All TP filled out five questionnaires or scales recommended by the Tinnitus Research Innitiative (TRI) (http://www.tinnitusresearch.org/index.php) and/or commonly used by clinicians and researchers in the field: the Tinnitus Sample Case History Questionnaire (TSCHQ), the Tinnitus Handicap Inventory (THI), the Beck Depression Inventory (BDI), the Self-Rating Depression Scale (SDS) and the Beck Anxiety Inventory (BAI). The TSCHQ allows identifying the tinnitus history and characteristics [27] while the THI provides an evaluation (between 0 and 100) of its impact on daily living [29]. The depression and anxiety scales were used to control the potential effect of emotional state on performance to our tests. In addition, the annoyance caused by tinnitus was assessed on the day of the testing using a visual analogue scale (VAS); each participant had to rate the level of subjective discomfort in link with his tinnitus by marking a 10 cm line whose left extremity represented the lowest degree of discomfort (no discomfort). Table 2 shows the scores to the audiometry, questionnaires and scales in TP and CS.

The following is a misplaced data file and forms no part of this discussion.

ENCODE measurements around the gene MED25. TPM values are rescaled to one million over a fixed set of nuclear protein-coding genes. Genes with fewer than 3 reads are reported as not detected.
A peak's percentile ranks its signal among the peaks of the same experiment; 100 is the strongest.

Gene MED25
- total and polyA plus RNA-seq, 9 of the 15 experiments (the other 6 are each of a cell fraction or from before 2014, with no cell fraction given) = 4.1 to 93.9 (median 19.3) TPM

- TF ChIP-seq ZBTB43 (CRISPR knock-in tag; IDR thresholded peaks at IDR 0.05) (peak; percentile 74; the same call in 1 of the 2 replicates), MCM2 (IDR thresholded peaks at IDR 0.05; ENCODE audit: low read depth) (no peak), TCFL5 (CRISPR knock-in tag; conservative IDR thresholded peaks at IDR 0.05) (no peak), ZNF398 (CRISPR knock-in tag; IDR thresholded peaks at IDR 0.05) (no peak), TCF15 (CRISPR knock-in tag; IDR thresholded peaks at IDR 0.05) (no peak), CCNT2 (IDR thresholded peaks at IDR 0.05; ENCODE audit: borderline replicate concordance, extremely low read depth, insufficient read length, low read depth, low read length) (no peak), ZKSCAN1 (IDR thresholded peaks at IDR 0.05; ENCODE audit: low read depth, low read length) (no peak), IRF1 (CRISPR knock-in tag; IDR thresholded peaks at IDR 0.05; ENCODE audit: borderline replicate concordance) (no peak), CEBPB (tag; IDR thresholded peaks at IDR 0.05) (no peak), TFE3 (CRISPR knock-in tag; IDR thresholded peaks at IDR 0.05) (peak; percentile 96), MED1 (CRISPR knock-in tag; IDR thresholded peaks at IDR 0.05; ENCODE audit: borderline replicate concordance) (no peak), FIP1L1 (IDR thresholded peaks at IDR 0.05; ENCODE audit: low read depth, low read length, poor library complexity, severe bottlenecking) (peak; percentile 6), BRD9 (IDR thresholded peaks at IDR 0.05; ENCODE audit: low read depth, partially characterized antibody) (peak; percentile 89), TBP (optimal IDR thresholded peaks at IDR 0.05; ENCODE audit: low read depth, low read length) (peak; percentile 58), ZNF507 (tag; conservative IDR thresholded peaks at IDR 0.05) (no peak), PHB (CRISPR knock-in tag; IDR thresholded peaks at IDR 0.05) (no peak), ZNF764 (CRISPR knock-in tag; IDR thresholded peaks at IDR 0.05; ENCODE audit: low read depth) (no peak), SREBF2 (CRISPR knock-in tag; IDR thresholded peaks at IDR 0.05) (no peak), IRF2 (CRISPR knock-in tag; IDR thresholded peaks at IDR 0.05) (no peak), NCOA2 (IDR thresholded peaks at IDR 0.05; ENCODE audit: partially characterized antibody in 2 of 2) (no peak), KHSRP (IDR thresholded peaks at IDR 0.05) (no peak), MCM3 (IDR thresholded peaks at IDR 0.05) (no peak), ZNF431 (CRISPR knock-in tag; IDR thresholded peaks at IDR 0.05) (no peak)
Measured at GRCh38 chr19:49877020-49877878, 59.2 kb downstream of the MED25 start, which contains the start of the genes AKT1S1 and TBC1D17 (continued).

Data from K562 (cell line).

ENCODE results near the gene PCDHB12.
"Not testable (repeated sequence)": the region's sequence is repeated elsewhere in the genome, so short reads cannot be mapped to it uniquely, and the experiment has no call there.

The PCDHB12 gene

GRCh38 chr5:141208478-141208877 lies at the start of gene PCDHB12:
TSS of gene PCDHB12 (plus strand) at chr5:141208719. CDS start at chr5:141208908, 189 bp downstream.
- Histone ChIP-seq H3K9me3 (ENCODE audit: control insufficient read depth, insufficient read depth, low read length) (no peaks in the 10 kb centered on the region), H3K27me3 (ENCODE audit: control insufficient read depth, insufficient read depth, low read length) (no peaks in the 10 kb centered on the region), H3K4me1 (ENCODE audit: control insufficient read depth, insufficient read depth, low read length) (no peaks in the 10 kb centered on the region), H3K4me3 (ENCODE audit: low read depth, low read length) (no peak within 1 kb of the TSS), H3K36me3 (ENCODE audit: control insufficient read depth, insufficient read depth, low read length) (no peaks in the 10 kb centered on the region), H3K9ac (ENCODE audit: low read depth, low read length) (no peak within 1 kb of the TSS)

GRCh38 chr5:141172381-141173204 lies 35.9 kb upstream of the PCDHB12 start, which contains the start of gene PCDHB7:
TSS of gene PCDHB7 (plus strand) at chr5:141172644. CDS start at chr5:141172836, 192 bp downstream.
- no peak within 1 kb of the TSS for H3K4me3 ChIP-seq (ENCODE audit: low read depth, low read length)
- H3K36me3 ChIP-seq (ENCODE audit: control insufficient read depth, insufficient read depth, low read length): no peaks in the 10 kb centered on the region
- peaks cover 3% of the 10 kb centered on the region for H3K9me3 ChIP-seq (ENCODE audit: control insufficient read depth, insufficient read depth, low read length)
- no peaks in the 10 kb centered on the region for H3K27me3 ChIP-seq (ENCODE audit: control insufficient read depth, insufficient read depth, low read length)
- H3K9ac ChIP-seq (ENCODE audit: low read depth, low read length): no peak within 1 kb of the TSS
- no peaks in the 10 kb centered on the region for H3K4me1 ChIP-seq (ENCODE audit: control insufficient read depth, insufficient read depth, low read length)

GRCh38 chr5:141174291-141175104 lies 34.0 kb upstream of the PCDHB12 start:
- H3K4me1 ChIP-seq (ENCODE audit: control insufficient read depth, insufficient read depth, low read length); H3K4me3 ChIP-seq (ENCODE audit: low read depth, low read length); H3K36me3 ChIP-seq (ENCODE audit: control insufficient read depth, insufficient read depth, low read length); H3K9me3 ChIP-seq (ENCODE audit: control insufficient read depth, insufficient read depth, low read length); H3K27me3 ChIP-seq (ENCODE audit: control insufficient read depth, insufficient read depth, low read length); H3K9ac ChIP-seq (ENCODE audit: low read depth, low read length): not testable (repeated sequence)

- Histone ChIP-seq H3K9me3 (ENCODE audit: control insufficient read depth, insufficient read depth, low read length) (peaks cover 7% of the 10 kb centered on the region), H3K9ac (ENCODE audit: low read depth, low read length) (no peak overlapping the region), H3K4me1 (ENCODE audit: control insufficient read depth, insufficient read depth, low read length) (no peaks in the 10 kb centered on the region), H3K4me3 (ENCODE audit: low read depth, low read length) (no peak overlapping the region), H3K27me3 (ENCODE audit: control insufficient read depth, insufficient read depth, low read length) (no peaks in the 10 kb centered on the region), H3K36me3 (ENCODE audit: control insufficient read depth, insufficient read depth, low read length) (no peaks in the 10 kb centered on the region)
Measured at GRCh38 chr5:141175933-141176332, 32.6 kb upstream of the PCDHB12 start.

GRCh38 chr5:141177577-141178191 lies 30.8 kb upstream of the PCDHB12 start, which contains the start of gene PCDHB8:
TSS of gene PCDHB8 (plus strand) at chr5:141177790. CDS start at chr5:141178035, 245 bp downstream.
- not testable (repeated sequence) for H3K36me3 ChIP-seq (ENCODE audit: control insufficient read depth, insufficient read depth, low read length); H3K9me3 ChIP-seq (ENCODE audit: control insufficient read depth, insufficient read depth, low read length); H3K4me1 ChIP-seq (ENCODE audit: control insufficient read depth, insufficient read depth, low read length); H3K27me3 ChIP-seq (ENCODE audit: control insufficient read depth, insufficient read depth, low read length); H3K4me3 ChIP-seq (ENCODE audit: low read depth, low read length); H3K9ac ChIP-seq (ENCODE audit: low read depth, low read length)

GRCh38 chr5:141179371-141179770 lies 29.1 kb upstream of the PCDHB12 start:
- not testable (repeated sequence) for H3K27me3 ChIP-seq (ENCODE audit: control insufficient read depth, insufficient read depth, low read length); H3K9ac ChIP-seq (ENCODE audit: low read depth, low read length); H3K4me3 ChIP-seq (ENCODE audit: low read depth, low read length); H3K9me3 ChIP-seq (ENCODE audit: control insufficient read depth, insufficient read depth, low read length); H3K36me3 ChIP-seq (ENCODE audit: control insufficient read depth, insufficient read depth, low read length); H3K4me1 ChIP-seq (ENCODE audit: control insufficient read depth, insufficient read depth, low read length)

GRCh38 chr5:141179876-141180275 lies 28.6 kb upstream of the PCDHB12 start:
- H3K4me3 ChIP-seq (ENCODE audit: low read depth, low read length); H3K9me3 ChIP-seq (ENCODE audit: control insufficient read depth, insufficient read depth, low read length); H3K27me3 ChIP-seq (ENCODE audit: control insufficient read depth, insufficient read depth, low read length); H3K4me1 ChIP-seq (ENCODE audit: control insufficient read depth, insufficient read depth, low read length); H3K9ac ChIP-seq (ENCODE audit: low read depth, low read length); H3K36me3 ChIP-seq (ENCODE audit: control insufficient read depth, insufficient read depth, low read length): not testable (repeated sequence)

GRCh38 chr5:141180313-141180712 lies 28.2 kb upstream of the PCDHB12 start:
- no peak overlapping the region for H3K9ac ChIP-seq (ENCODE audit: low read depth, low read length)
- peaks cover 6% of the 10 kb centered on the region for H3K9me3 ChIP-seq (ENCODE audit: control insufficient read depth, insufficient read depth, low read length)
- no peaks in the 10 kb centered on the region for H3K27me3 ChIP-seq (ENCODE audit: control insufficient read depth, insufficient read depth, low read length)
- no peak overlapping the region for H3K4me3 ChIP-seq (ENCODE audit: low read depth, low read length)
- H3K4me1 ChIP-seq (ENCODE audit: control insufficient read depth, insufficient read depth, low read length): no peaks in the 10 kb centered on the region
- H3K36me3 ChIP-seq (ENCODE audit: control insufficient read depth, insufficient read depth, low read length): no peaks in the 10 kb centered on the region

Experiment 1

In this first experiment, we used a go/no-go paradigm to evaluate the inhibitory control in tinnitus participants (TP) and matched control subjects (CS) in unimodal (auditory, visual) as well as in bimodal (auditory-visual) conditions. The effect of the sound frequency used for the targets and the distractors on performance was also tested by comparing tinnitus-matched/high frequency versus low frequency sounds in the auditory conditions.

In addition, a stimulus detection task was used to measure the reaction speed in response to simple stimulations in the auditory and the visual modalities. In these conditions, the stimulus processing was kept to a minimum and little attentional resources were required. Therefore, these conditions were thought to represent the lowest level of sensory processing.

Material and Stimuli